Xiaoxu Ma is the founder of Yttro Mobile. He is interested in supporting the qualitative creativity within the game app ecosystem with quantitative, tried and tested principles.
TechCrunch’s Jonathan Saragossi talks playification, the process of ‘planning the product as a playful toy from the start’ that drives successful app design.
To mobile game developers (who are essentially next-generation, tech-genius toy designers), thinking about playification might seem somewhat obvious and unnecessary. But just because your app is already a toy in form, doesn’t mean it’s a toy in function, or that it embodies principles of playification as well as it could.
- On being amazing: “Amaze them, right at that first push. Put the most amazing thing your product can do or create at the first click. It sounds obvious, but you would be surprised to find out how many products place their main capabilities at a distance of many clicks.”
- On being accessible: “Good toys are usually usable and fun at multiple levels of play. There is no steep learning curve, you can enjoy them at first touch and as you move forward the enjoyment and challenge expand.. (instead of requiring) long involvement to reach the desired result.”
Maplestory, a ‘free to play, 2D, side-scrolling massively multiplayer online RPG’ (whew, that was a mouthful), talks personalization, a customized approach to gaming that ignites and sustain emotional connection.
Maplestory users have full rein over their personal experiences, customizing not only their characters’ career paths (magician, bowman, etc), weapons (different crossbows go for different prices) and favored towns of choice (Henesys, Ellinia), but also their avatars’ appearances (clothing enhancements can be bought from the Cash Shop), digital pets and more. When users get to play their way, expressing their preferences and identities through their in-game choices, a game becomes emotionally binding, and users get emotionally invested.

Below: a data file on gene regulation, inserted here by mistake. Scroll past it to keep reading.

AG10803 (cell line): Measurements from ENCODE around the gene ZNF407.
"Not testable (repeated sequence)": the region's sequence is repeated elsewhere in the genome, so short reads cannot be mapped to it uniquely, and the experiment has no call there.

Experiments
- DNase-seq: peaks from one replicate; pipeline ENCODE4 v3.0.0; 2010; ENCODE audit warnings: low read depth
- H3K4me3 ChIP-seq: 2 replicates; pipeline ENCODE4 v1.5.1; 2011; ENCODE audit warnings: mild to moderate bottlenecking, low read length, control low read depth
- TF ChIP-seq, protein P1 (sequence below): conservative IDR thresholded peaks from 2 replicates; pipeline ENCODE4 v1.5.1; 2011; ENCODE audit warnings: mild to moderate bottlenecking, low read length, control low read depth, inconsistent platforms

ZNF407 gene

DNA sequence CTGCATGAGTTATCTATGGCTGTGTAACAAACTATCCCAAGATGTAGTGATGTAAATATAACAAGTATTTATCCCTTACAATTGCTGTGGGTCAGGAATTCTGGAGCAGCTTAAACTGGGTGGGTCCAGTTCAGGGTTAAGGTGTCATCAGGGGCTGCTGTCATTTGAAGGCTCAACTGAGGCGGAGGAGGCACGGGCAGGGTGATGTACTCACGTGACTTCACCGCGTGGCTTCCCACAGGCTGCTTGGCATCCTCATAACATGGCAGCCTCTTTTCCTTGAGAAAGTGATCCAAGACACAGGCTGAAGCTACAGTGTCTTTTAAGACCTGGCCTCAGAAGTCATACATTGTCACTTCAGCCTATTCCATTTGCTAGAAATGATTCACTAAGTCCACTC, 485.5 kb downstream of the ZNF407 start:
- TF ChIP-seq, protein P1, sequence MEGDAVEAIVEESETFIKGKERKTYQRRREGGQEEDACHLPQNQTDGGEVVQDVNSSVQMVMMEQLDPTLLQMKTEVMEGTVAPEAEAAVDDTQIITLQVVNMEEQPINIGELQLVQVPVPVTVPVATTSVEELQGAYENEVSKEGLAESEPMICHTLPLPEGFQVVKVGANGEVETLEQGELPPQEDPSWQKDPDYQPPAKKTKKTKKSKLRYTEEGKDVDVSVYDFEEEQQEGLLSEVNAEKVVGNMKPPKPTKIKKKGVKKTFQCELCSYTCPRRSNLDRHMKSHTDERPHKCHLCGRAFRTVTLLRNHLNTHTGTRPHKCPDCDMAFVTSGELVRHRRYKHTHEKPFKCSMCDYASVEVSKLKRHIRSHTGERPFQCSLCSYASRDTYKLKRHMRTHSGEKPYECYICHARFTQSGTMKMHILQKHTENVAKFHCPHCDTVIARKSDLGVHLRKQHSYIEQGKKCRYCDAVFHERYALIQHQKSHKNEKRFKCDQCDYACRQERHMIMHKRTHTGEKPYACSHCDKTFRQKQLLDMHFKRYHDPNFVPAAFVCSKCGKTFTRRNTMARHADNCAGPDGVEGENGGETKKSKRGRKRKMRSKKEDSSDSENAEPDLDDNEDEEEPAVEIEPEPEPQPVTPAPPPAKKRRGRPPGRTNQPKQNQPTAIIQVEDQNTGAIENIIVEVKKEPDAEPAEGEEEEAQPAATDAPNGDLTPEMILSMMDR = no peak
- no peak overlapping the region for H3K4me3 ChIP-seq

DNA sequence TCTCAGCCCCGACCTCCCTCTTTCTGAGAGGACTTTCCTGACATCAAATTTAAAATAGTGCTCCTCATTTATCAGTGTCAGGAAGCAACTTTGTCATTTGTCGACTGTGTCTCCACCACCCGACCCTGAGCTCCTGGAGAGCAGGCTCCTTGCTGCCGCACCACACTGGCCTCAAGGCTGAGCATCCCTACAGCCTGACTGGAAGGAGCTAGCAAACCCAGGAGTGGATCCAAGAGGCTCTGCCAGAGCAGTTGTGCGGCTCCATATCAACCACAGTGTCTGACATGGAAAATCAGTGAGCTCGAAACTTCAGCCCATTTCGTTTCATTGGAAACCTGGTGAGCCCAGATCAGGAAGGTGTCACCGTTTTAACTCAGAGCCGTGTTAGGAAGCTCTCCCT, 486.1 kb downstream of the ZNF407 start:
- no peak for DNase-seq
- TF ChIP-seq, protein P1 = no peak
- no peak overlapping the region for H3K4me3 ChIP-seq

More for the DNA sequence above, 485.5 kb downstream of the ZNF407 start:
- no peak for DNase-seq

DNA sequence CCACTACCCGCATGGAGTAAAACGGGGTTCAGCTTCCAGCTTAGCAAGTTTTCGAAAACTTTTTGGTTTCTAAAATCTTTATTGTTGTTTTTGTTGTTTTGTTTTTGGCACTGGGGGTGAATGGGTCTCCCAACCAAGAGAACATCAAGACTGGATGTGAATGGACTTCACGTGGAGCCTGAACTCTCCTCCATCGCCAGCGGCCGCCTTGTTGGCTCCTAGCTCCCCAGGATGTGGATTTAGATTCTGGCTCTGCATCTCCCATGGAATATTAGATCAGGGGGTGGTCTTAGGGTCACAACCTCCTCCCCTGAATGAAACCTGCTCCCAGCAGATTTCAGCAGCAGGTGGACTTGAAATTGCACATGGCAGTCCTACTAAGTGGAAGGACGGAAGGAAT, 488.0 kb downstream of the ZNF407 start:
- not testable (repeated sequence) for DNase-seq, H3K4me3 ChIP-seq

(And emotional investment is user engagement on steroids.)
Neopets, a website-based virtual pet community with games, shops, auctions, and different lands to explore, talks serendipity, a tried and tested method that primes gamers to associate your game with excitement, anticipation, and adrenaline (read: reward anticipation).
Ultimately, Neopets functions off a simple core concept:
- Earn Neopoints. (By actively engaging in games and activities in the Neoworld)
- Use those Neopoints. (To groom and enhance your Neopet, buy a Neohome, or gamble it all on Wheels of Fortune)
But the UX is a little more complex.
It's seasoned with a strong dose of serendipity that keeps users wanting more. One randomly stumbles upon rare Codestones, is whispered cryptic messages by passing Faeries, and can periodically try to steal treasure from sleeping monsters without waking them, with different results every time. Seasonal serendipity is a heavy feature too. Meet the Advent Calendar, a December-only giveaway of points and free gifts that vary unpredictably in quantity and type each day. Check it out:
Serendipitous elements in game design work like flash sales from your favorite stores; when users are primed with reward anticipation, they are motivated to stay instinctively engaged, active on the platform in the hope of new surprises and gains.
Zynga, a wildly successful game developer, talks social, a strategy with the potential to rocket user engagement off the charts.
Their portfolio includes Facebook classics like Farmville, and legendary real-time Scrabble challenge Words with Friends. And WWF's social element isn’t a kitschy add-on to the main linguistic challenge; it's right at the core of the game. (In fact, it's so fundamental to the UX that it literally accounts for 2/3 of the title.) Even popular sitcom The Big Bang Theory has lent this social game its thumbs-up, pitching fictional character Sheldon against Stephen Hawking’s genuine persona.
Regardless of how great mechanized gameplay can be, people would fundamentally rather engage with other people, not machines. That’s why Siri and Cortana, the personal assistants of iOS and Android respectively, are programmed to communicate in human voices and respond to ridiculous questions with witty, human comebacks. That human-to-human engagement means that social gaming has the power to haul end users on board in droves all at once, rather than watching them trickle in individually.
You can playify and personalize the heck out of your game, throw a ton of serendipitous events into the mix, and still have only a lukewarm reception at best. On the other hand, a game’s social element could be the critical ingredient that transforms user engagement from flicker to inferno. Check out what TechCrunch has to say about it.
I personally try to make sure the app development work I do with YTTRO: Free Game App Discovery embodies these principles. A lot of user engagement boils back down to well-written code, but an even bigger proportion relies on keeping these ideas at the back of your mind when you’re envisioning. This framework is not exhaustive, but I hope it was useful! If you have more resources/ ideas on user engagement, chime in with a comment.